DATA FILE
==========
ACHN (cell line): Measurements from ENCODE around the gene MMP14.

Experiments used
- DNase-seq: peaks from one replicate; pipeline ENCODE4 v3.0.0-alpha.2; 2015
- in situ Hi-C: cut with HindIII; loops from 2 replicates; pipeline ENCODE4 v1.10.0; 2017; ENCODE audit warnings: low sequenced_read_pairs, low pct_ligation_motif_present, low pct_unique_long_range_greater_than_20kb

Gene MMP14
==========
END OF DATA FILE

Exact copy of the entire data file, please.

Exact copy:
ACHN (cell line): Measurements from ENCODE around the gene MMP14.

Experiments used
- DNase-seq: peaks from one replicate; pipeline ENCODE4 v3.0.0-alpha.2; 2015
- in situ Hi-C: cut with HindIII; loops from 2 replicates; pipeline ENCODE4 v1.10.0; 2017; ENCODE audit warnings: low sequenced_read_pairs, low pct_ligation_motif_present, low pct_unique_long_range_greater_than_20kb

Gene MMP14